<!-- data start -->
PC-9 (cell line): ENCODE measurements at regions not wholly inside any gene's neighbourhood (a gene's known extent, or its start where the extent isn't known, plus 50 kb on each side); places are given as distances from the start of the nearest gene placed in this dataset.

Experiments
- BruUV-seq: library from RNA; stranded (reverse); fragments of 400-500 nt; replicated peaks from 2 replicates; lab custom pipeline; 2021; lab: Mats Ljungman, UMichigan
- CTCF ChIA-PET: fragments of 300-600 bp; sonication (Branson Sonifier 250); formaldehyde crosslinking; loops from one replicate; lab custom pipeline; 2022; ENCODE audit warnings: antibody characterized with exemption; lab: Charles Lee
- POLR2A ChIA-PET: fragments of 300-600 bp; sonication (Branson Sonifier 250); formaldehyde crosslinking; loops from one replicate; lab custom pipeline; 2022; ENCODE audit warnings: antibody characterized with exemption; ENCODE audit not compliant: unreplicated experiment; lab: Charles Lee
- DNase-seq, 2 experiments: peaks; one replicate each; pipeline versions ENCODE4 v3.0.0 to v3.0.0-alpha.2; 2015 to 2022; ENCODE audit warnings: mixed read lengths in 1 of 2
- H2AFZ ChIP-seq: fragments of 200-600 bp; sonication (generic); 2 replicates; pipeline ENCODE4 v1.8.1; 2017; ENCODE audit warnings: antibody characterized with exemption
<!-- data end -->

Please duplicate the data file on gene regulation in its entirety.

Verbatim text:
PC-9 (cell line): ENCODE measurements at regions not wholly inside any gene's neighbourhood (a gene's known extent, or its start where the extent isn't known, plus 50 kb on each side); places are given as distances from the start of the nearest gene placed in this dataset.

Experiments
- BruUV-seq: library from RNA; stranded (reverse); fragments of 400-500 nt; replicated peaks from 2 replicates; lab custom pipeline; 2021; lab: Mats Ljungman, UMichigan
- CTCF ChIA-PET: fragments of 300-600 bp; sonication (Branson Sonifier 250); formaldehyde crosslinking; loops from one replicate; lab custom pipeline; 2022; ENCODE audit warnings: antibody characterized with exemption; lab: Charles Lee
- POLR2A ChIA-PET: fragments of 300-600 bp; sonication (Branson Sonifier 250); formaldehyde crosslinking; loops from one replicate; lab custom pipeline; 2022; ENCODE audit warnings: antibody characterized with exemption; ENCODE audit not compliant: unreplicated experiment; lab: Charles Lee
- DNase-seq, 2 experiments: peaks; one replicate each; pipeline versions ENCODE4 v3.0.0 to v3.0.0-alpha.2; 2015 to 2022; ENCODE audit warnings: mixed read lengths in 1 of 2
- H2AFZ ChIP-seq: fragments of 200-600 bp; sonication (generic); 2 replicates; pipeline ENCODE4 v1.8.1; 2017; ENCODE audit warnings: antibody characterized with exemption